U Moving Forward with Recommendations to Address Sexual Assault

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The majority of University of Utah students don’t know where to report a sexual assault, what happens once they make that complaint or where victims can get support and help on campus, according to the U’s 2016 Campus Climate Survey. After a string of reportedly mishandled sexual assault cases by the U and a federal investigation looking into the U’s actions, President David Pershing created the Campus Safety Task Force. The task force was intended to improve the school’s response to sexual violence and make resources more accessible to victims.

“Let me be clear, there is no place for violence, sexual harassment or sexual assault at the University of Utah,” Pershing said in a statement about the task force’s findings. “It is a high priority for me and all the members of my administrative team to do all that we can to support those who experience trauma — in any form — and at the same time to promote awareness of and educate campus community members about our expectations for our campus culture.”

The committee included students, faculty, staff and administrators. It met six times between Jan. 10 and March 28, while several subcommittees convened more frequently. To assist in its deliberations, the task force hosted several listening sessions on campus and at Health Sciences. In May, the U approved the group’s numerous recommended changes for the upcoming school year and beyond.

Beginning at the latest in Fall 2018, the U will require all students to undergo online training surrounding the issues of sexual assault before they can register for classes. The administration will also mandate that faculty and staff complete anti-discrimination, sexual harassment prevention and bystander intervention training.

“This is a campus community issue and concern, and it certainly impacts all of us, even if we’re not an individual who is personally subjected to violence,” said Vice President for Student Affairs and Committee Co-Chair Barb Snyder.

To connect students to resources more easily, the U will create a centralized website focusing on campus safety. The website’s purpose is to consolidate all campus and community resources for victims of sexual assault, while providing education to help prevent violence.

“One thing that I realized in this process is if students need some information, that’s the one thing they’re going to do — go to the internet,” said Michele Ballantyne, who co-chairs the task force and works at the U’s general counsel office. “We found that we had a lot of resources, but not really a central place to find them.”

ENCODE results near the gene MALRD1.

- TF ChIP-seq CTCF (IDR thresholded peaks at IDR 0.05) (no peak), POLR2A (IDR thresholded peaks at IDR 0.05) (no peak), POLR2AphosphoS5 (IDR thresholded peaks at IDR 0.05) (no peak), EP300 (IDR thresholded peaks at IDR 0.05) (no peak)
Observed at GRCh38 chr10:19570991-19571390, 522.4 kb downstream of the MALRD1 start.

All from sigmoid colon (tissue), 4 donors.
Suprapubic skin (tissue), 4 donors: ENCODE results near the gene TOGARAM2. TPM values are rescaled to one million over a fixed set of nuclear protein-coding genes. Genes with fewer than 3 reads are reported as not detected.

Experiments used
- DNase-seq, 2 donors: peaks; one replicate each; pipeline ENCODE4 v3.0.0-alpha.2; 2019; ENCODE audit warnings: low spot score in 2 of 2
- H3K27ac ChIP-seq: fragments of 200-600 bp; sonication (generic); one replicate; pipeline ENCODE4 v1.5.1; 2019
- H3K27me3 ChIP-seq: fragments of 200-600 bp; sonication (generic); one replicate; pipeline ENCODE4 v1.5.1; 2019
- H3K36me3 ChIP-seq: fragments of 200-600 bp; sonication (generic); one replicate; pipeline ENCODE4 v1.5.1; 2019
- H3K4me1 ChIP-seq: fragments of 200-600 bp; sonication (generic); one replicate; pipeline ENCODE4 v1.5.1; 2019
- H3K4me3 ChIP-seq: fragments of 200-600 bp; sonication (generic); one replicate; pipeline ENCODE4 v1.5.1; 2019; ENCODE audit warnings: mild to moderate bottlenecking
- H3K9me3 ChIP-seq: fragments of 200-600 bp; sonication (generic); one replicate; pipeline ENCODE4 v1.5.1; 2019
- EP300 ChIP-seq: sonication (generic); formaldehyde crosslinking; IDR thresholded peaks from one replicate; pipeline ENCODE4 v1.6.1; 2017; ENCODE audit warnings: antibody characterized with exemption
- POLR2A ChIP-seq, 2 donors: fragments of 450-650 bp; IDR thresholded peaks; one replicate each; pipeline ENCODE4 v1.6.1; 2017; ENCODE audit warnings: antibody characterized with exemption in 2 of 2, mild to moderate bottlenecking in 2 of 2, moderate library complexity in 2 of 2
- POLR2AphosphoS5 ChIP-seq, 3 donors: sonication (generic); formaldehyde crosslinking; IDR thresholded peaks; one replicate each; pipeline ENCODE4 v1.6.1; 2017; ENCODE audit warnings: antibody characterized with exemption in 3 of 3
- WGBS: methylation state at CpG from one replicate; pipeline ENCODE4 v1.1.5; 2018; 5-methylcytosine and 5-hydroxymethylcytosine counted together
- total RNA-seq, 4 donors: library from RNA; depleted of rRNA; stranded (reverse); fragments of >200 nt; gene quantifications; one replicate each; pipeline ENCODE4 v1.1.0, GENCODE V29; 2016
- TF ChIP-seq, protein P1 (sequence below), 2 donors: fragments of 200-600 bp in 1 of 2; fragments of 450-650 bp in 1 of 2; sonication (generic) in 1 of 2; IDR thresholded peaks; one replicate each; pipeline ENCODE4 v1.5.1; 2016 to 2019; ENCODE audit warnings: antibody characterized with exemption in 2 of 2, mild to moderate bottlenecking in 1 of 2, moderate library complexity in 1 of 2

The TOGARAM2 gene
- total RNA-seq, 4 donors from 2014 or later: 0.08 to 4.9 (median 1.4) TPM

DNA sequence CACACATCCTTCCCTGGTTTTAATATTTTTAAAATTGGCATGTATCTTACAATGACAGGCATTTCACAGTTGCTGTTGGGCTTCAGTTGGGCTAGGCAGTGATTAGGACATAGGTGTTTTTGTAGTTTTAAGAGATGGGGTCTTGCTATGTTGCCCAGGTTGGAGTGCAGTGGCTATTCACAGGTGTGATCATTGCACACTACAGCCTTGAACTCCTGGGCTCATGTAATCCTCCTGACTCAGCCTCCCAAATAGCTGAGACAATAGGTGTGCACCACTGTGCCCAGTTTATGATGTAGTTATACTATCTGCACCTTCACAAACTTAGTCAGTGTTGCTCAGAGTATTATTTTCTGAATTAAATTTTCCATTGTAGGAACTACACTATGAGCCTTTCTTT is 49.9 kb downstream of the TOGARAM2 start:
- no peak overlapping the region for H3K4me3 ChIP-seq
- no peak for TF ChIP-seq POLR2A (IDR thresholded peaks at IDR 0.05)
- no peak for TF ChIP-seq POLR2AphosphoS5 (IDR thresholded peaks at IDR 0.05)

A standalone presence on the home page of the U’s website will link students to the main page, which will include a mission statement with video clips from campus leaders discussing the school’s commitment to campus safety. Students will navigate the website with tabs for pages addressing sexual assault reporting and prevention, emergency and physical safety, campus climate and diversity as well as training.

A widget on the website will display social media posts using hashtags from a year-long awareness campaign. The U will use its platform to promote the new website and educate students on matters related to sexual assault.

Between Fall 2015 and Fall 2016, the U’s Center for Student Wellness saw an 182 percent increase in new clients. To ensure that there are enough resources to handle the growing volume of reported sexual assault cases, the U will hire an additional victim advocate for the Center for Student Wellness. As recommended by numerous students, it will also raise the Women’s Resource Center staff counselor to full time. According to the task force’s report, the U’s Dean of Students Office is severely understaffed compared to other Pac-12 institutions. To address this, it will hire a new case manager and an additional conduct staff member.

The U is working with the University Police Department (UPD) to increase the physical safety of campus through increased infrastructure. Facilities management is working on replacing numerous lights around campus, and the U plans to install more lights while campus officials develop an app for students to report lighting issues. UPD is in the process of updating the security camera system at the U. Both groups are cooperating to update locks in the older buildings on campus.

Altogether, these changes will cost the U nearly $400,000. The university plans to hold more listening sessions and conduct an annual analysis of the progress of the recommendations. In coming years, the U plans to make more changes to increase students’ safety.

“Is our work complete?” Pershing questioned. “No, there is more to do to strengthen safety on our campus and support the needs of those who have experienced trauma.”

e.anderson@dailyutahchronicle.com

Emily Anderson
Emily is the news editor at the Daily Utah Chronicle. She studies journalism and the Middle East. Since 2015, Emily has covered stories from nearly every beat at the Chronicle. She is also a contributor at SLUG Magazine, and has interned with RadioWest and KUER News. Emily is currently an intern at The Salt Lake Tribune.

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